The agency can guarantee loans up to $5 million, and there are no fees on loans less than $150,000. From there, fees go up in .25 percent increments, depending on the size of the loan. The SBA does not set a minimum amount for the loans it services.

4. Silent Partners

People with great business ideas are often not the same people with money to invest. To solve this problem, many start businesses as partnerships — with one partner, known as a silent partner, providing funding but staying out of the daily business activities and the other serving as the manager and hands-on operator.

Silent partners differ from investors in that they are not directly involved in the business on a daily basis. The trade-off, however, is that silent partners often expect higher returns than traditional investors. For many independent-minded entrepreneurs, however, the lack of meddling and intrusion from an investor might be worth those higher returns he has to give to a silent partner.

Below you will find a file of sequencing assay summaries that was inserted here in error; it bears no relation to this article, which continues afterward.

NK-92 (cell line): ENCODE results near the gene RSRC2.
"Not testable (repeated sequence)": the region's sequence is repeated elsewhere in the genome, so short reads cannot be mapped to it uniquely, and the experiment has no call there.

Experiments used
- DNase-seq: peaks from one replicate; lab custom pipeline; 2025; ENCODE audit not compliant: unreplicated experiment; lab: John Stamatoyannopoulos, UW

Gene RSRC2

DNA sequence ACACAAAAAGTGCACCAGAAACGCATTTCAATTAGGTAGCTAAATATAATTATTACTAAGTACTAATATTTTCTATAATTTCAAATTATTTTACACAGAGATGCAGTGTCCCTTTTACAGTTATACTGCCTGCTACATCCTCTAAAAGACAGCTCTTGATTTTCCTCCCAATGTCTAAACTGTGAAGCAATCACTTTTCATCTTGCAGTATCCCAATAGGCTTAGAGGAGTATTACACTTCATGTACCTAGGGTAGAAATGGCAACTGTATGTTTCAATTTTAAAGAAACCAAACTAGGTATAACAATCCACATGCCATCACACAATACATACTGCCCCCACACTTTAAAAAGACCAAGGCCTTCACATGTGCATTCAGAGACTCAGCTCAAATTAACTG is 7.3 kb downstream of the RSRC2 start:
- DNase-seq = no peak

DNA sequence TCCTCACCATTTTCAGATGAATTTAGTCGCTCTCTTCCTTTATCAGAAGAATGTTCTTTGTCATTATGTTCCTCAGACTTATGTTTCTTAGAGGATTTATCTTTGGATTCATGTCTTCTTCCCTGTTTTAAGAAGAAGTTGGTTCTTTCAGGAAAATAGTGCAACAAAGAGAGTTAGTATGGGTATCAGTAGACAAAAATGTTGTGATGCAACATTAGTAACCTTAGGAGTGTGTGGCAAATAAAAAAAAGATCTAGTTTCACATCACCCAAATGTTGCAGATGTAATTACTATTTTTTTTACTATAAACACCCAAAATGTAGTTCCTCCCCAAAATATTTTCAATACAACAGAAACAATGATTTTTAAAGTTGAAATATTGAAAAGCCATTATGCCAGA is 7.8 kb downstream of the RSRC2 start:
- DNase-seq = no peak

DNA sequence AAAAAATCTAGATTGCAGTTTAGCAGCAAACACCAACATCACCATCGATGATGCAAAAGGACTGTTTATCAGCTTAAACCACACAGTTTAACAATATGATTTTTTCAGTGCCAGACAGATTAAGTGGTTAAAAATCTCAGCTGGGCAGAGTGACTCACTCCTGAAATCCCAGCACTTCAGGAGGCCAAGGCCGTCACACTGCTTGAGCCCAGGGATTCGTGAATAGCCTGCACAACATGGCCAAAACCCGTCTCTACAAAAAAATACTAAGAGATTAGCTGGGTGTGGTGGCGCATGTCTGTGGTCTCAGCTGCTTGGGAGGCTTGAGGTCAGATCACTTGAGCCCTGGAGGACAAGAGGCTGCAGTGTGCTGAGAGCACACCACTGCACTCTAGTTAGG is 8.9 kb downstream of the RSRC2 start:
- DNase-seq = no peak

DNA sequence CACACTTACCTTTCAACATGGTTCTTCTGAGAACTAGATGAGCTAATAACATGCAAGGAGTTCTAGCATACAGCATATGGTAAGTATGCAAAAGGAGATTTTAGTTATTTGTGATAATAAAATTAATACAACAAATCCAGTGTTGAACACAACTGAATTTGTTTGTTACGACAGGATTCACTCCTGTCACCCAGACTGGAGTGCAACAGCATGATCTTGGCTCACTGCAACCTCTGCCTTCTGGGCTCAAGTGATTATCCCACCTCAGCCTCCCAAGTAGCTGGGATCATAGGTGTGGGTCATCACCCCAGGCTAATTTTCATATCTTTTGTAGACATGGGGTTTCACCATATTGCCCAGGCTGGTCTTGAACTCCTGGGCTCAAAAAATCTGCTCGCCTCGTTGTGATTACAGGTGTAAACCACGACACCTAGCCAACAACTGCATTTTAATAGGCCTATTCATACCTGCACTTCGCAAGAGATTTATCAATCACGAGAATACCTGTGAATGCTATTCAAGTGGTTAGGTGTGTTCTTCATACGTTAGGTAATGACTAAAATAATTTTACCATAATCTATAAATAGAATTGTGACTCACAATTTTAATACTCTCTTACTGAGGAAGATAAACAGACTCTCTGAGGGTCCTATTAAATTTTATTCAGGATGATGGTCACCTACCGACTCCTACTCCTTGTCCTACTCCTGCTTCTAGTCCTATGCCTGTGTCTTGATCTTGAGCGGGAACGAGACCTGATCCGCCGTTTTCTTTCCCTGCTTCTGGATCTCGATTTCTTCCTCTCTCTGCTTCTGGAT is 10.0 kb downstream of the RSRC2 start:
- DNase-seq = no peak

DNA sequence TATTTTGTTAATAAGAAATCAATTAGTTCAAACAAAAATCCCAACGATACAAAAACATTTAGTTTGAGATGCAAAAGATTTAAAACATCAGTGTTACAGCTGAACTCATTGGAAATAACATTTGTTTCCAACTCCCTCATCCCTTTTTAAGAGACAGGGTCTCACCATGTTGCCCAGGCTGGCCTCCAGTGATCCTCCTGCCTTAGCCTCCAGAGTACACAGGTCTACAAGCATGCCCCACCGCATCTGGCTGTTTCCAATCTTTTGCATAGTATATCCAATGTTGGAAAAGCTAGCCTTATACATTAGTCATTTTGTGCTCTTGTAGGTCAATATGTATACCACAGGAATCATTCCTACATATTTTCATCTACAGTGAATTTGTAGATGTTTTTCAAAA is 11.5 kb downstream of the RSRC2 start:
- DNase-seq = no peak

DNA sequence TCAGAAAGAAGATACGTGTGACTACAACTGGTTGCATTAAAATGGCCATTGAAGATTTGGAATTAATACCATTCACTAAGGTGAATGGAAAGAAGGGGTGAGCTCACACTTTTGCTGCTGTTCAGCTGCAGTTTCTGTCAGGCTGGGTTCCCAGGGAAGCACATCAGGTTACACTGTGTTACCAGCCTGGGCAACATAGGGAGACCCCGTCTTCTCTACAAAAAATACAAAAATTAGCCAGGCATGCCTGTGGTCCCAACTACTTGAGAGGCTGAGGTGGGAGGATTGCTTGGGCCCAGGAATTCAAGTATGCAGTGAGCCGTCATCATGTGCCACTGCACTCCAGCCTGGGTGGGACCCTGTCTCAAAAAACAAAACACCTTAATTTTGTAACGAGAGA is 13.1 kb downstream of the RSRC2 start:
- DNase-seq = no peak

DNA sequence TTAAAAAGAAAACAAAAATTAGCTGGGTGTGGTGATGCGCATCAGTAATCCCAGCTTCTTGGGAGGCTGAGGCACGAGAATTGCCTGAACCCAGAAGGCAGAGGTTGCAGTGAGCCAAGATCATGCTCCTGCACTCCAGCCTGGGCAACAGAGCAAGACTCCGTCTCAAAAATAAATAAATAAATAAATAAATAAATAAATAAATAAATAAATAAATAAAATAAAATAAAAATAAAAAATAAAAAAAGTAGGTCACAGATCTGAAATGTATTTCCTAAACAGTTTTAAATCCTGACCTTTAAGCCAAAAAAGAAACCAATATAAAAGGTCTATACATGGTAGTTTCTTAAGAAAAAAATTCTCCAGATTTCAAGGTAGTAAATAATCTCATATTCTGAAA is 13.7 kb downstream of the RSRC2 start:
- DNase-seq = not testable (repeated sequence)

Read: The Best and Worst States to Start a Business

5. Angel Investors

Companies like Facebook, Uber and WhatsApp were all launched with the help of angel investors. Angel investors get in early on potentially promising startups in exchange for an equity ownership stake in the company. Angel investors are attracted to fledgling businesses run by passionate people who have strong business plans and early traction for those plans, according to Entrepreneur.

They want to see detailed strategies and evidence of multiple capital sources from people who are starting a business. They are lured by sound advertising and PR strategies. Angel investors can be wealthy lawyers, doctors or professional venture capitalists. Since the SBA doesn’t back their money, these investors are often very cautious up front.

6. Stock Market Margin and Options Trading

Margin trading is a tactic for using other people’s money to play the stock market. The strategy involves either shorting or buying a stock on credit. Investors can borrow as much as half of the price of the security from the brokerage firm when they buy on margin.